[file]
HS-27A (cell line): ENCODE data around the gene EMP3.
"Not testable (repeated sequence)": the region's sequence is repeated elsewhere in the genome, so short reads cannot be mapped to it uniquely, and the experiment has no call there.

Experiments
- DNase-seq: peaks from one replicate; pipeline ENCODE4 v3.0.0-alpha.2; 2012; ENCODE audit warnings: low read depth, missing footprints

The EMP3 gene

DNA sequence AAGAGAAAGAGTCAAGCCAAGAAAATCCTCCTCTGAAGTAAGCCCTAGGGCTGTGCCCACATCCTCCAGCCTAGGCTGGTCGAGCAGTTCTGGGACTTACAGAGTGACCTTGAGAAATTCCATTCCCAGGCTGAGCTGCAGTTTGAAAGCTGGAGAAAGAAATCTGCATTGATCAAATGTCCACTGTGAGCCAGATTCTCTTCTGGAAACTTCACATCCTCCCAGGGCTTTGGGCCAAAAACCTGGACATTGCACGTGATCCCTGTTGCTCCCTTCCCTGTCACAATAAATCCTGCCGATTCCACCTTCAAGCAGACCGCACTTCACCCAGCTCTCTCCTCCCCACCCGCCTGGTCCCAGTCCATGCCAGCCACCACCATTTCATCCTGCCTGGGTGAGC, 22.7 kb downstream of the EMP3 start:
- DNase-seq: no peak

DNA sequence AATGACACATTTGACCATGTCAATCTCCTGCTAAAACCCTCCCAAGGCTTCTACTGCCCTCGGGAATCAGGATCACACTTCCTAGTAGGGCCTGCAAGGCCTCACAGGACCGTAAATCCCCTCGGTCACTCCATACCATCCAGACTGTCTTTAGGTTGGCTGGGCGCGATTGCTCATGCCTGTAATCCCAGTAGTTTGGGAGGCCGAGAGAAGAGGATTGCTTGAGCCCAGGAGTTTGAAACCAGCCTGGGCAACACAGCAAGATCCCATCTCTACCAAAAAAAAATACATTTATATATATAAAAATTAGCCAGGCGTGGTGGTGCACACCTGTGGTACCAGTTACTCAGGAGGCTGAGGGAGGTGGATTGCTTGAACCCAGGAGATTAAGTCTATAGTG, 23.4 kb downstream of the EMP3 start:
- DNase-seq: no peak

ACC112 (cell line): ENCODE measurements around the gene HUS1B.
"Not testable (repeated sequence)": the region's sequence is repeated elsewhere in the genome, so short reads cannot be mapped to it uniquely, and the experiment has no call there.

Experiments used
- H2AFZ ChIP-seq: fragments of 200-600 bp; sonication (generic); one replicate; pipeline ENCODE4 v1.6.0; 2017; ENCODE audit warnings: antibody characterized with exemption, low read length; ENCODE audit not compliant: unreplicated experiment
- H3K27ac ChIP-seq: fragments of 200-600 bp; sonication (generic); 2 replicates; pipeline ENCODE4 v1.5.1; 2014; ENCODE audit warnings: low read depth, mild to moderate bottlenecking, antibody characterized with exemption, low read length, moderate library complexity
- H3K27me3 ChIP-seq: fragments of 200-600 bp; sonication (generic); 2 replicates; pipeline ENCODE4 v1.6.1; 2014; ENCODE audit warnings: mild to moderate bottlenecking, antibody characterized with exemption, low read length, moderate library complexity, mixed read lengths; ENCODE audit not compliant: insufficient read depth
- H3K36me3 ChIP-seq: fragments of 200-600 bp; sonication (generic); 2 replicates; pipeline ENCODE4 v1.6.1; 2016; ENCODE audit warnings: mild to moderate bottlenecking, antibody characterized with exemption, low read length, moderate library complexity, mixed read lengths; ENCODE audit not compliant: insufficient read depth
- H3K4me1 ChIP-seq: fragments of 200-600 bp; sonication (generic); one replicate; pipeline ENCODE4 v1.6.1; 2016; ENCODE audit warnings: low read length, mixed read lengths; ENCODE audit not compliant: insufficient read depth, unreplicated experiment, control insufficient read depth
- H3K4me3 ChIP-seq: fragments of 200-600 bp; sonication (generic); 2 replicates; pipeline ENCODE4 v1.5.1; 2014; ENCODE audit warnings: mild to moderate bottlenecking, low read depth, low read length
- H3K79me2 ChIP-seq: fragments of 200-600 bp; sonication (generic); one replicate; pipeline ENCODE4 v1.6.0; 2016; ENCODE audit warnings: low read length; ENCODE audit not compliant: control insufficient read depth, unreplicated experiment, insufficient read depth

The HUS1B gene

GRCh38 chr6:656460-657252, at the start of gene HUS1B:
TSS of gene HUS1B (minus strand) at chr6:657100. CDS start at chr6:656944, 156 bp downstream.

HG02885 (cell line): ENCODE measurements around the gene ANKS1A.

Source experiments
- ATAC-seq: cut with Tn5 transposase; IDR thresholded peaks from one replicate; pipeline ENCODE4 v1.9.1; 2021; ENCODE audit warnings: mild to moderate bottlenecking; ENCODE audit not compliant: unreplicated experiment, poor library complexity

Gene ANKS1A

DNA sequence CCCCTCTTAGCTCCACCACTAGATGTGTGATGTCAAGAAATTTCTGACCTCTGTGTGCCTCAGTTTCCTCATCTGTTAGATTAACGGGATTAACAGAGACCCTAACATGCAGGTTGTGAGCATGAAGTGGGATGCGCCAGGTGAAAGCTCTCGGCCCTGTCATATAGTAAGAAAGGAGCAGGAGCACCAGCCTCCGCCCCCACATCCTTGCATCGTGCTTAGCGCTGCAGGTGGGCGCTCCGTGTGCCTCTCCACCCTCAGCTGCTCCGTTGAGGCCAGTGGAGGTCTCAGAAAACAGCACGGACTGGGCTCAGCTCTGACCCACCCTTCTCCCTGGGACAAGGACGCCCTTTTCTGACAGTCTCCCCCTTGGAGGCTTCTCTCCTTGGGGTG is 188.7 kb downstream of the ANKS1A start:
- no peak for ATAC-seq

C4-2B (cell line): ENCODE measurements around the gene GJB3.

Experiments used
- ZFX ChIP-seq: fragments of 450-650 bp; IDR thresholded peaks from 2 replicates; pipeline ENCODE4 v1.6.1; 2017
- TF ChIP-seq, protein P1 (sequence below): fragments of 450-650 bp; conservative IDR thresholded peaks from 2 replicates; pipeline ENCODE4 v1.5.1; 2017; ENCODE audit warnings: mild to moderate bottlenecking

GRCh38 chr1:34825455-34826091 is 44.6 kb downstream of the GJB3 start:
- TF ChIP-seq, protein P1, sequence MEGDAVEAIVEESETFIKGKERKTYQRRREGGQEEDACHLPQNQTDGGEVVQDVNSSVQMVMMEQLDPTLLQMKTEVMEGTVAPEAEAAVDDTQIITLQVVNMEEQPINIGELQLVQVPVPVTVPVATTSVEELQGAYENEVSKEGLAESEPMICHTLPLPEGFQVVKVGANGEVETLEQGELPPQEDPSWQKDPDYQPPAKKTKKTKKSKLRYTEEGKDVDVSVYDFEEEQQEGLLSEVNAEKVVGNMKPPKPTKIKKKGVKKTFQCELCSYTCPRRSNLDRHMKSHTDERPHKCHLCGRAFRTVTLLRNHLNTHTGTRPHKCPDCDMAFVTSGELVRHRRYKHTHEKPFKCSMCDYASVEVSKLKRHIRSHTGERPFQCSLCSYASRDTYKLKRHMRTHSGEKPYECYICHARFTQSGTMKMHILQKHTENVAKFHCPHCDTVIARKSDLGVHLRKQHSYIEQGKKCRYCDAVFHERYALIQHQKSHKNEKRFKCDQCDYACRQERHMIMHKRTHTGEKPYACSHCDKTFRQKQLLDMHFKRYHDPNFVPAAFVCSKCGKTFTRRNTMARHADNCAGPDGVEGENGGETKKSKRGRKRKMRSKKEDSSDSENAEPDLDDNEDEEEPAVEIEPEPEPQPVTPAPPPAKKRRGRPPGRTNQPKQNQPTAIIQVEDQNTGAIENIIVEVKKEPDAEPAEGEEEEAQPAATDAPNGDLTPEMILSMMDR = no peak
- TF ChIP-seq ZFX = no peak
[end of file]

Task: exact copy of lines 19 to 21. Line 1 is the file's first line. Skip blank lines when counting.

- H3K79me2 ChIP-seq: fragments of 200-600 bp; sonication (generic); one replicate; pipeline ENCODE4 v1.6.0; 2016; ENCODE audit warnings: low read length; ENCODE audit not compliant: control insufficient read depth, unreplicated experiment, insufficient read depth

The HUS1B gene

GRCh38 chr6:656460-657252, at the start of gene HUS1B: